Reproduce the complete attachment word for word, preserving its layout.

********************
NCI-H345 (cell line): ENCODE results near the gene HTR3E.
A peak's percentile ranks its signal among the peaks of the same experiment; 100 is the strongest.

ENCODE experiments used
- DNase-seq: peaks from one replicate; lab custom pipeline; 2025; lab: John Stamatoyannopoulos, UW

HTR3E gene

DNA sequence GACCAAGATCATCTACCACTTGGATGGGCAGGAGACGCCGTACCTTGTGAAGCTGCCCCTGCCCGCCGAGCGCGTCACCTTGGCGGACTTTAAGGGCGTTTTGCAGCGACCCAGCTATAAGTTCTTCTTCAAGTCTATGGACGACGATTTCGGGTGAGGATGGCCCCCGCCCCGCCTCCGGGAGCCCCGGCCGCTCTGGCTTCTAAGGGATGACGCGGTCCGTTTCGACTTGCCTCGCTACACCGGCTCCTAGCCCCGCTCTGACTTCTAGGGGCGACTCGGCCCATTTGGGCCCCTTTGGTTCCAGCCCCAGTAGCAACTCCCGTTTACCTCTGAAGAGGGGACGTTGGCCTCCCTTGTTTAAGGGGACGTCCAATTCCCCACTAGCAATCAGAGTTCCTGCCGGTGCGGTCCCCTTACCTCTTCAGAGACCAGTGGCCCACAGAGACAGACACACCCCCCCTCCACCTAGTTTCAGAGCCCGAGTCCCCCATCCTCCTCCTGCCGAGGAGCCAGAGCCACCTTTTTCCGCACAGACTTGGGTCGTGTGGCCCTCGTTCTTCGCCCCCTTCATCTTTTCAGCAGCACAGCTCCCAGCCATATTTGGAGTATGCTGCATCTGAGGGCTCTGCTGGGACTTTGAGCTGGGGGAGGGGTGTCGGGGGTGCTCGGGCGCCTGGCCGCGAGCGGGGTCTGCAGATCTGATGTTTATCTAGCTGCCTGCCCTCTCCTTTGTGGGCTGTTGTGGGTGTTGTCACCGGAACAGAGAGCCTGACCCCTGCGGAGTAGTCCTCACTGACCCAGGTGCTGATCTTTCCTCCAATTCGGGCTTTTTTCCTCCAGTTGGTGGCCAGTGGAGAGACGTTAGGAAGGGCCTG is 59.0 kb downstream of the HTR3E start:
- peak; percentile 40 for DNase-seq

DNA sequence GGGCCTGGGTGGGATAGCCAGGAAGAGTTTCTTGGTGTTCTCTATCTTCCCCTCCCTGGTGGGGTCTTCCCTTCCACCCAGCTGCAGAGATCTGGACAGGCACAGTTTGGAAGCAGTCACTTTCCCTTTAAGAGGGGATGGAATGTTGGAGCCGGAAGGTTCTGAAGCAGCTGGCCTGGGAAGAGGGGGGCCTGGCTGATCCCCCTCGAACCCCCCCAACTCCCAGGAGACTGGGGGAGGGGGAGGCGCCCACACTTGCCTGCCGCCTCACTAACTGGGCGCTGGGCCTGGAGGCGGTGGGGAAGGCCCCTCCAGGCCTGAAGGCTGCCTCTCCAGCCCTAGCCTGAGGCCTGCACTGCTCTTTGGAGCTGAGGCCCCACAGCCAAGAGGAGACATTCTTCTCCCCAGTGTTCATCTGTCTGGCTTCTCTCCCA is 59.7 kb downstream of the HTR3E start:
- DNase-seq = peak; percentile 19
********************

NCI-H345 (cell line): ENCODE results near the gene HTR3E.
A peak's percentile ranks its signal among the peaks of the same experiment; 100 is the strongest.

ENCODE experiments used
- DNase-seq: peaks from one replicate; lab custom pipeline; 2025; lab: John Stamatoyannopoulos, UW

HTR3E gene

DNA sequence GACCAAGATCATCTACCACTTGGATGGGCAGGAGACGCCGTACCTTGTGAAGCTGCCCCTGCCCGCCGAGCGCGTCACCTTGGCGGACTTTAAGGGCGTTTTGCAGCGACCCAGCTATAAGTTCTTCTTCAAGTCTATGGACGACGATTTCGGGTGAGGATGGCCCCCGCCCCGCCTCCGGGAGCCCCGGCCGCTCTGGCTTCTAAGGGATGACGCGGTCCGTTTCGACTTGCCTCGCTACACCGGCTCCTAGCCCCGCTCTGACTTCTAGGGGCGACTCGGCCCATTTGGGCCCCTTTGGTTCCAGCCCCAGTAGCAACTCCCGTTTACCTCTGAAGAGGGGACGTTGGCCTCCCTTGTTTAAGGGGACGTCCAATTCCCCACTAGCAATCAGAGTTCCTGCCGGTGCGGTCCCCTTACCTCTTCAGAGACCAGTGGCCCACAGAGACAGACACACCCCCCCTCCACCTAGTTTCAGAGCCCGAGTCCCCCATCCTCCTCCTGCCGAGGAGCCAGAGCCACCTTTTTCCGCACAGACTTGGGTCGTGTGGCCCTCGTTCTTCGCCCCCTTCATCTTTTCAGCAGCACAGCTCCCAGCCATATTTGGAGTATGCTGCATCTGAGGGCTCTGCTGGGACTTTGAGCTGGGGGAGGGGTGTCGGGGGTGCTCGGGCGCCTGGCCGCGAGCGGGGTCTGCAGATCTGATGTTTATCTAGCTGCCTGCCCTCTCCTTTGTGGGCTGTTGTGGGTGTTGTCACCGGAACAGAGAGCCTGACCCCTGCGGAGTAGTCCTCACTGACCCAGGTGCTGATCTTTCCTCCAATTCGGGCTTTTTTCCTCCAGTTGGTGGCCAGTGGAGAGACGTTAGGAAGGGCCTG is 59.0 kb downstream of the HTR3E start:
- peak; percentile 40 for DNase-seq

DNA sequence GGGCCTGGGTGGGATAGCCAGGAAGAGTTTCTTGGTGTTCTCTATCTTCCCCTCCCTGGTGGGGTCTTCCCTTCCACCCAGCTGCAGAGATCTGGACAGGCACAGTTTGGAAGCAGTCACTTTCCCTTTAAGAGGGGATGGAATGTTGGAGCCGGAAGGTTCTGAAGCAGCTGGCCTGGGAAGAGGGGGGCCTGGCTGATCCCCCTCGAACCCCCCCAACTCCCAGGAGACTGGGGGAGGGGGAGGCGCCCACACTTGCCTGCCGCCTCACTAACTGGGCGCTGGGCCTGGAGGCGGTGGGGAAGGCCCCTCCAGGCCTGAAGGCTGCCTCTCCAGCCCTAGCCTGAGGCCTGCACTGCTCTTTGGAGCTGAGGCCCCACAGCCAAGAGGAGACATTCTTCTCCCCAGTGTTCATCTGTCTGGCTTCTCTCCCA is 59.7 kb downstream of the HTR3E start:
- DNase-seq = peak; percentile 19